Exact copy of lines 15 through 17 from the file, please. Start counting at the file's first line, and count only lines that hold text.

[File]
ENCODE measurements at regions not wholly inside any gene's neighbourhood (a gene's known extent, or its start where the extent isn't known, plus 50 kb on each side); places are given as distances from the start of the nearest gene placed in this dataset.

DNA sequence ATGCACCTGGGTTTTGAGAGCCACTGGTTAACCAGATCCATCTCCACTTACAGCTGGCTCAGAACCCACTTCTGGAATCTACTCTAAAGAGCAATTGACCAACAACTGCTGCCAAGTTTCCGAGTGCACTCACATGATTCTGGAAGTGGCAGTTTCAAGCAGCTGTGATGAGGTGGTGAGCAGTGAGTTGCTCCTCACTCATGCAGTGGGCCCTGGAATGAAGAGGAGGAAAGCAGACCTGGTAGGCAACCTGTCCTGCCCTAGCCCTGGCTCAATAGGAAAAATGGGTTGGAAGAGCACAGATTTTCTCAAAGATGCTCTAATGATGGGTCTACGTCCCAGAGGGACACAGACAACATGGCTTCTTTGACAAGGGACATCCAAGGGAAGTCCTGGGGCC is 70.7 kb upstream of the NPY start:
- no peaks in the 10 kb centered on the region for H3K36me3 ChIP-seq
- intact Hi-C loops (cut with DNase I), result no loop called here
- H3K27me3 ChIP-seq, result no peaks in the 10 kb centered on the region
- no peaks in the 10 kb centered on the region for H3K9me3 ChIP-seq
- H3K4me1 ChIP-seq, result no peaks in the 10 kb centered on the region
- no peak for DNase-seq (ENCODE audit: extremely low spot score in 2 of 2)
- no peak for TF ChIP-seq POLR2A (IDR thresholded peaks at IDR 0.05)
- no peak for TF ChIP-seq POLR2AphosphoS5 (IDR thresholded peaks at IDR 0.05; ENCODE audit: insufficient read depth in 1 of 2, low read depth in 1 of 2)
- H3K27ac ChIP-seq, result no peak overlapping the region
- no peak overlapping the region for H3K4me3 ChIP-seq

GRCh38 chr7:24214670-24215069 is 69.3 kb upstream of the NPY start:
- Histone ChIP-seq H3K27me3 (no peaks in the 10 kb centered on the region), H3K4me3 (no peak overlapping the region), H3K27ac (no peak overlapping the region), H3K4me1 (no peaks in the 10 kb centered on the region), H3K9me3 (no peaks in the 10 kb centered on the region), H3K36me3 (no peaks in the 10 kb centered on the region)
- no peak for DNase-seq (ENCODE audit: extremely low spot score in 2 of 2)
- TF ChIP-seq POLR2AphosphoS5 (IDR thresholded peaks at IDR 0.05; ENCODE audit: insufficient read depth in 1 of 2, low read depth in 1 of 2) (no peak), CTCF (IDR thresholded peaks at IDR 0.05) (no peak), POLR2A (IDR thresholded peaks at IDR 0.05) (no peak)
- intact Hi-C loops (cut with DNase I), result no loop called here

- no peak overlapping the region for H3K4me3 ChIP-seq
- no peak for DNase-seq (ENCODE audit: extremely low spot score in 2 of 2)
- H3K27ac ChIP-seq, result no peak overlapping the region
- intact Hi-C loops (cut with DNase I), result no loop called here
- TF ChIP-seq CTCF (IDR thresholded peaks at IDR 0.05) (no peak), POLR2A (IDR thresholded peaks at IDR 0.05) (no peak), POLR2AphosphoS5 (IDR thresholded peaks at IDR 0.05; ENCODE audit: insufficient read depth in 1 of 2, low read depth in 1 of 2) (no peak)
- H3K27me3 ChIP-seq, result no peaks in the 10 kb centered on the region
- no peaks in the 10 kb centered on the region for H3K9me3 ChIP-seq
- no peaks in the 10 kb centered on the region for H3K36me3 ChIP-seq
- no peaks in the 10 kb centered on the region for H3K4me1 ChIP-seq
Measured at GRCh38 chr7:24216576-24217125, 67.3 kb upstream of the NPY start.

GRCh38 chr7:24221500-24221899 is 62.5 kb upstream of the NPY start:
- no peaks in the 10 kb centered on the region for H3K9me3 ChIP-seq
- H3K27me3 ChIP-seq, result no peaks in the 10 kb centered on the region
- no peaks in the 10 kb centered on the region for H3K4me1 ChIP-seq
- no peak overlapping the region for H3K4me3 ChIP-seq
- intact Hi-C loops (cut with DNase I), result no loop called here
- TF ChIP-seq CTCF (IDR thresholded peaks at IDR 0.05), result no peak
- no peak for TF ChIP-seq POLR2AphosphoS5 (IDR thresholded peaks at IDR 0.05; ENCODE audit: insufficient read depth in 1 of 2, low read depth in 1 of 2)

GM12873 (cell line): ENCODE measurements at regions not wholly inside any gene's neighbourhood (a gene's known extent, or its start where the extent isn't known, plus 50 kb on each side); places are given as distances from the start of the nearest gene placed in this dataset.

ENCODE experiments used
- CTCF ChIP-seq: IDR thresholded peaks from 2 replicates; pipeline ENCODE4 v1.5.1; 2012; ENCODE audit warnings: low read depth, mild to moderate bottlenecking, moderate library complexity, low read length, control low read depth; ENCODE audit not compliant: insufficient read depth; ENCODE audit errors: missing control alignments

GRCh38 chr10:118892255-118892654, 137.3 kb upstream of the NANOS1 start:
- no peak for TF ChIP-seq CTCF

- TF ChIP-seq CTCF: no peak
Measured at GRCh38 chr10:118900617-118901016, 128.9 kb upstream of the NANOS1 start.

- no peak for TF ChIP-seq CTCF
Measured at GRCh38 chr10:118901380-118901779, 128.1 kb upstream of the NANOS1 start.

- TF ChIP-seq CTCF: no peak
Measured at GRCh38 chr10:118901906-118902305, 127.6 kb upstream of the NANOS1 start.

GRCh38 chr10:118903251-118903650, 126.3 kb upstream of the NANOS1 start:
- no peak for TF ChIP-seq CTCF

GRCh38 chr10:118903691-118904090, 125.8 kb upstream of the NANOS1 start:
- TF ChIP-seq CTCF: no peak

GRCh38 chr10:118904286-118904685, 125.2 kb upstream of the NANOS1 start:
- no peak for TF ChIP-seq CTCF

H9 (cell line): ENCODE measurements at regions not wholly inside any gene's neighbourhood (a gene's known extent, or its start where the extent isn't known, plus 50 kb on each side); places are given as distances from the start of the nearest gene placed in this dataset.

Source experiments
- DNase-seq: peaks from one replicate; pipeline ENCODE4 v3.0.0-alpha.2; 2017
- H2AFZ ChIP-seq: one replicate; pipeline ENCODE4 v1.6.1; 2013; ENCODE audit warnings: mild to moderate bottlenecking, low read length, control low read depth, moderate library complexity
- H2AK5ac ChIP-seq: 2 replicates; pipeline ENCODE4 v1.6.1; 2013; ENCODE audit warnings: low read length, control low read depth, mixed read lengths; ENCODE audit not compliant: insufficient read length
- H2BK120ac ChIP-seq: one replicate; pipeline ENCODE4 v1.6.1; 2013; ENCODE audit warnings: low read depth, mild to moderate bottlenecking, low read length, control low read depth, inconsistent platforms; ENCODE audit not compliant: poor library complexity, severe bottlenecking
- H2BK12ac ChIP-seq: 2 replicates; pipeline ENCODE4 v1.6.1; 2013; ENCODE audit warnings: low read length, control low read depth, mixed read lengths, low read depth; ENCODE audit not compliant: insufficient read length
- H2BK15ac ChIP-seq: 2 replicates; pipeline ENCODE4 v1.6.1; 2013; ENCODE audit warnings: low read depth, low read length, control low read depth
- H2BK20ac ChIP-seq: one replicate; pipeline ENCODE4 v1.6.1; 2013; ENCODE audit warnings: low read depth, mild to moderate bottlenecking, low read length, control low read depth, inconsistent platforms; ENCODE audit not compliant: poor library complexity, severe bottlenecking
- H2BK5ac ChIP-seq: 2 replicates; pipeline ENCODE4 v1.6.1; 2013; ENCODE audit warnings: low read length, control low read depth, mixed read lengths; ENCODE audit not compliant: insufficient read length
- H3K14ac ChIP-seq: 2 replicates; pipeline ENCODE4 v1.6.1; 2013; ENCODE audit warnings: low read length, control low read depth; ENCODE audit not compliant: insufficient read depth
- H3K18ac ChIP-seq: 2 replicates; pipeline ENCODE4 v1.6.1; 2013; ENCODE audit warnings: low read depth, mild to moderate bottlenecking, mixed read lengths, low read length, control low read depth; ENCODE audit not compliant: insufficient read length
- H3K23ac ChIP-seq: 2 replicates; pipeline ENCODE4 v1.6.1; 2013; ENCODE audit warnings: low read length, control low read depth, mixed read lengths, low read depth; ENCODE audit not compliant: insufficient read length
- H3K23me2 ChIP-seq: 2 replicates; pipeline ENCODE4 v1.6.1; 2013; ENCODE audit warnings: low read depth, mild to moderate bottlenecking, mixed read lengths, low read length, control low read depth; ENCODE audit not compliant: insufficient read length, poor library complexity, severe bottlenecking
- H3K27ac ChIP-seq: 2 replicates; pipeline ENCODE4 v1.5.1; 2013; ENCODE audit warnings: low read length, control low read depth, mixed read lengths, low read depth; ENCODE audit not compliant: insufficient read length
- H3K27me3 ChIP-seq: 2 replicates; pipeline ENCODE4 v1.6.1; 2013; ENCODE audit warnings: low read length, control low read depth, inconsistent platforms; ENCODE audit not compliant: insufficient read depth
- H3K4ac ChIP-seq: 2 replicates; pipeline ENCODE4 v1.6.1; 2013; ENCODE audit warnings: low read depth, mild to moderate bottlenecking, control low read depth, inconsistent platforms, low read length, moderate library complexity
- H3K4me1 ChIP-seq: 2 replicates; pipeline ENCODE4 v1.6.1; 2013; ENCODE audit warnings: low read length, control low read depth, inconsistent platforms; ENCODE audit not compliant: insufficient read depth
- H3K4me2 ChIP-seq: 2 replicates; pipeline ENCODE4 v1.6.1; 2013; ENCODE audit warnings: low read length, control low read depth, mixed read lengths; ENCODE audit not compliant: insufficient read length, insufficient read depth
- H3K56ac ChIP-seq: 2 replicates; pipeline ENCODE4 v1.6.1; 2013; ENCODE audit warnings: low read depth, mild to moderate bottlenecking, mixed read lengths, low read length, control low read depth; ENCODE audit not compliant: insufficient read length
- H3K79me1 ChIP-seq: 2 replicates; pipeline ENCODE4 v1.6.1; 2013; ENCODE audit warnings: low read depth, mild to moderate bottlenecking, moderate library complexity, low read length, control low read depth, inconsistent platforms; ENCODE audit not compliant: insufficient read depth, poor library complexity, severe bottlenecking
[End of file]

- no peak for DNase-seq (ENCODE audit: extremely low spot score in 2 of 2)
- TF ChIP-seq POLR2AphosphoS5 (IDR thresholded peaks at IDR 0.05; ENCODE audit: insufficient read depth in 1 of 2, low read depth in 1 of 2) (no peak), CTCF (IDR thresholded peaks at IDR 0.05) (no peak), POLR2A (IDR thresholded peaks at IDR 0.05) (no peak)
- intact Hi-C loops (cut with DNase I), result no loop called here